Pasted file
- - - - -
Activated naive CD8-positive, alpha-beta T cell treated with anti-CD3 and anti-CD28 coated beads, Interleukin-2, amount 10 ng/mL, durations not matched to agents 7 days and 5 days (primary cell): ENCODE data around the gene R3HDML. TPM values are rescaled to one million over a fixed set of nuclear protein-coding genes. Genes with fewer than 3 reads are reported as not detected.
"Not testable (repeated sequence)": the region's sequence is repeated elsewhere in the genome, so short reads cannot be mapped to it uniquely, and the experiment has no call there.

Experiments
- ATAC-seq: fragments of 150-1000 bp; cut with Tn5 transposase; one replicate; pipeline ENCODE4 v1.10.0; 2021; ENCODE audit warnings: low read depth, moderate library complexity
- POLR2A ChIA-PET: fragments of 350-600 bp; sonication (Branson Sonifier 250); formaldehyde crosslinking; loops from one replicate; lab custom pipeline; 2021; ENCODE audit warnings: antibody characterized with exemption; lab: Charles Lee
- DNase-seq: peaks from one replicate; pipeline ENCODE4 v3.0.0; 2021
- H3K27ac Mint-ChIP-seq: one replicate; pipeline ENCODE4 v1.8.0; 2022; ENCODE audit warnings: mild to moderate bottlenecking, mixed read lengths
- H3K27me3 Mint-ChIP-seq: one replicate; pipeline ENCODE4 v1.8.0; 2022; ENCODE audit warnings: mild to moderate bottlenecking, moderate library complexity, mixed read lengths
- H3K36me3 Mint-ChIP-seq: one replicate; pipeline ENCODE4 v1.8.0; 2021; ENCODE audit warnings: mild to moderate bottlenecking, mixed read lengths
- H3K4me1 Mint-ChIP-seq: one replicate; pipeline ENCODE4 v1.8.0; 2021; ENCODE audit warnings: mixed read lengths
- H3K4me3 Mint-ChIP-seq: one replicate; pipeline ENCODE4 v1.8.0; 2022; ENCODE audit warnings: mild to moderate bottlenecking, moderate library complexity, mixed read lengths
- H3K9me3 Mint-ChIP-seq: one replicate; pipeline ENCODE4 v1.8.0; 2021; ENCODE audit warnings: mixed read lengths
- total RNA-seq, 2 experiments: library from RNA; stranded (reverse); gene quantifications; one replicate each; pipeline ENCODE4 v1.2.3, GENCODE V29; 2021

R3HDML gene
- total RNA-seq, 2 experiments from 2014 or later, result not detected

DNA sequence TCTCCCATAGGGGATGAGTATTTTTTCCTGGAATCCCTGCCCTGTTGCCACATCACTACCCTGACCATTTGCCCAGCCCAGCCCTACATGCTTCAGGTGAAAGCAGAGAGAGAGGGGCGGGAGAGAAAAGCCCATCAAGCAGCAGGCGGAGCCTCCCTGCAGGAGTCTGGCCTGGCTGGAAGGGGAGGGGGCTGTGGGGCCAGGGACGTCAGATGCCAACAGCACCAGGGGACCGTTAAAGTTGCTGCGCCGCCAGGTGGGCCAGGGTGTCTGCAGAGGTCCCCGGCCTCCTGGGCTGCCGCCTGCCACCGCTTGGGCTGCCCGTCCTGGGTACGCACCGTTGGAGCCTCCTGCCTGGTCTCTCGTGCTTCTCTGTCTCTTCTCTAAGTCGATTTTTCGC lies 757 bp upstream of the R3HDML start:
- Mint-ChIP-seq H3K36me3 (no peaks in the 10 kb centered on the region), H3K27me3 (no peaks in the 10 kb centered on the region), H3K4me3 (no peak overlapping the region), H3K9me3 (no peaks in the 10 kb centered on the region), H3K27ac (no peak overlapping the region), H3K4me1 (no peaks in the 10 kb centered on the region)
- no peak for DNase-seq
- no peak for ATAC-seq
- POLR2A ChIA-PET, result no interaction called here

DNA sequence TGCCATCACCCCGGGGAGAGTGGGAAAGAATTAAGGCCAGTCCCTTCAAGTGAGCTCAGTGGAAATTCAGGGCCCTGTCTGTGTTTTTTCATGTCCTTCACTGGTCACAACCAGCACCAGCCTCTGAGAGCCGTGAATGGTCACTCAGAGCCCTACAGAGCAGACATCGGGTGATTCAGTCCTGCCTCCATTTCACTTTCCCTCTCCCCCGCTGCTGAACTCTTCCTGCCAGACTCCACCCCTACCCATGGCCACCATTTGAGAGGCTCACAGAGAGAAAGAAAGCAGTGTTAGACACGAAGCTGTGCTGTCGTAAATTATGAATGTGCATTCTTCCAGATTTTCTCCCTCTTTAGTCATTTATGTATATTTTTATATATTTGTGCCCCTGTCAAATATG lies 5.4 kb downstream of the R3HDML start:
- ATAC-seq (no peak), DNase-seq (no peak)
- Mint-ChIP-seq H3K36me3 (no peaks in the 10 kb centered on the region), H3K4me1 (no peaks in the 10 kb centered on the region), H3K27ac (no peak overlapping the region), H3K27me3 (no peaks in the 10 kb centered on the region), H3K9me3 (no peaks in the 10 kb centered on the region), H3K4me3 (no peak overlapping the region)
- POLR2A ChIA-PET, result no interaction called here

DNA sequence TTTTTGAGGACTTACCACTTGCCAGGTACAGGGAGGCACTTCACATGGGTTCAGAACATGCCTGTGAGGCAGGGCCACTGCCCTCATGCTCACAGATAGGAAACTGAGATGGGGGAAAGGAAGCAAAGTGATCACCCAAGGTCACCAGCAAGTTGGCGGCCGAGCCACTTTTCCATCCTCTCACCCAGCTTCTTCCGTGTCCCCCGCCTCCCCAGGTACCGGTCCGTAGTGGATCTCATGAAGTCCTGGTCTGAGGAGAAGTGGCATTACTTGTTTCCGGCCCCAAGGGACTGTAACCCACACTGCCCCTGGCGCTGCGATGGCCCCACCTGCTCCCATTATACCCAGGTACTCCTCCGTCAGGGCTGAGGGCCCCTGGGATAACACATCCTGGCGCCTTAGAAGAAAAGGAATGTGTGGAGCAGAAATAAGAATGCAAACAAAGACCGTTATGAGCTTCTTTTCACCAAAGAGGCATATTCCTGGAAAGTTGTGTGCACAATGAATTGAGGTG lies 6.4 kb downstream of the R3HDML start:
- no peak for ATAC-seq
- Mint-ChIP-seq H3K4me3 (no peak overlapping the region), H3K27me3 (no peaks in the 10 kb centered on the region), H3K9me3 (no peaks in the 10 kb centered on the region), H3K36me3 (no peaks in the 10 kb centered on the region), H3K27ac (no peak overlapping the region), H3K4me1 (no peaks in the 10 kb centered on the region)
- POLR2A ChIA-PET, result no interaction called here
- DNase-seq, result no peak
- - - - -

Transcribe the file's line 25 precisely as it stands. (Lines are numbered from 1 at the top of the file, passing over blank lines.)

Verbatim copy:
DNA sequence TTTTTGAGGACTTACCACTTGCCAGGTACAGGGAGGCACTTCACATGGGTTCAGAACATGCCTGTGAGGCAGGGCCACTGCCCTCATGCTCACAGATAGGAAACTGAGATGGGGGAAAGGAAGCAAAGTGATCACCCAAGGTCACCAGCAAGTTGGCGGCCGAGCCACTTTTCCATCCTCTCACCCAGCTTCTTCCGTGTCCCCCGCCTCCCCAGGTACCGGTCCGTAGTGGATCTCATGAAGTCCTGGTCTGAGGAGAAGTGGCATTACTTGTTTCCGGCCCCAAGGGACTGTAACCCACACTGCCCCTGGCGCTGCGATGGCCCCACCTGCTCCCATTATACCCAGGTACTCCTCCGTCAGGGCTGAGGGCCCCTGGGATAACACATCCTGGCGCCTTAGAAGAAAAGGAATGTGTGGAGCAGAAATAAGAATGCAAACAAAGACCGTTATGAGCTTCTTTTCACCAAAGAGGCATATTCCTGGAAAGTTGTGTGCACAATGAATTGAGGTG lies 6.4 kb downstream of the R3HDML start: